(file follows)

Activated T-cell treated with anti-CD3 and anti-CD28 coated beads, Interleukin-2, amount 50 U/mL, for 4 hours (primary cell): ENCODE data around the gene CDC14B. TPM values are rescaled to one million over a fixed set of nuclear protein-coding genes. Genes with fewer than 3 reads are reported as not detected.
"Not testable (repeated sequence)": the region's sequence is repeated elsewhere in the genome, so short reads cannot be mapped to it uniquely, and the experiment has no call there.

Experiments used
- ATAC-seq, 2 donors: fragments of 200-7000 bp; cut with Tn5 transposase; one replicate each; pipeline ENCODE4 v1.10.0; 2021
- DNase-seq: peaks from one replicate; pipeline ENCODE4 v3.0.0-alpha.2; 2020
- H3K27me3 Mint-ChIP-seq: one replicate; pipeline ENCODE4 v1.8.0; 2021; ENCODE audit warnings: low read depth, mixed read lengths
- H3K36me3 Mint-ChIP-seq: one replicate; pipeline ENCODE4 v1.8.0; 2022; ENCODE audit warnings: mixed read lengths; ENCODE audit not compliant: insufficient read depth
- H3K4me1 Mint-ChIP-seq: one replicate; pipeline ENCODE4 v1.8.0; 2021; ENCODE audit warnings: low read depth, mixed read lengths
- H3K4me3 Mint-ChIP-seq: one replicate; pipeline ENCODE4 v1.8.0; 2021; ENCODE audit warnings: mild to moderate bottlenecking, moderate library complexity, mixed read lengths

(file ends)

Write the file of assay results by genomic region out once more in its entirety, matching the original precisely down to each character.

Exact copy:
Activated T-cell treated with anti-CD3 and anti-CD28 coated beads, Interleukin-2, amount 50 U/mL, for 4 hours (primary cell): ENCODE data around the gene CDC14B. TPM values are rescaled to one million over a fixed set of nuclear protein-coding genes. Genes with fewer than 3 reads are reported as not detected.
"Not testable (repeated sequence)": the region's sequence is repeated elsewhere in the genome, so short reads cannot be mapped to it uniquely, and the experiment has no call there.

Experiments used
- ATAC-seq, 2 donors: fragments of 200-7000 bp; cut with Tn5 transposase; one replicate each; pipeline ENCODE4 v1.10.0; 2021
- DNase-seq: peaks from one replicate; pipeline ENCODE4 v3.0.0-alpha.2; 2020
- H3K27me3 Mint-ChIP-seq: one replicate; pipeline ENCODE4 v1.8.0; 2021; ENCODE audit warnings: low read depth, mixed read lengths
- H3K36me3 Mint-ChIP-seq: one replicate; pipeline ENCODE4 v1.8.0; 2022; ENCODE audit warnings: mixed read lengths; ENCODE audit not compliant: insufficient read depth
- H3K4me1 Mint-ChIP-seq: one replicate; pipeline ENCODE4 v1.8.0; 2021; ENCODE audit warnings: low read depth, mixed read lengths
- H3K4me3 Mint-ChIP-seq: one replicate; pipeline ENCODE4 v1.8.0; 2021; ENCODE audit warnings: mild to moderate bottlenecking, moderate library complexity, mixed read lengths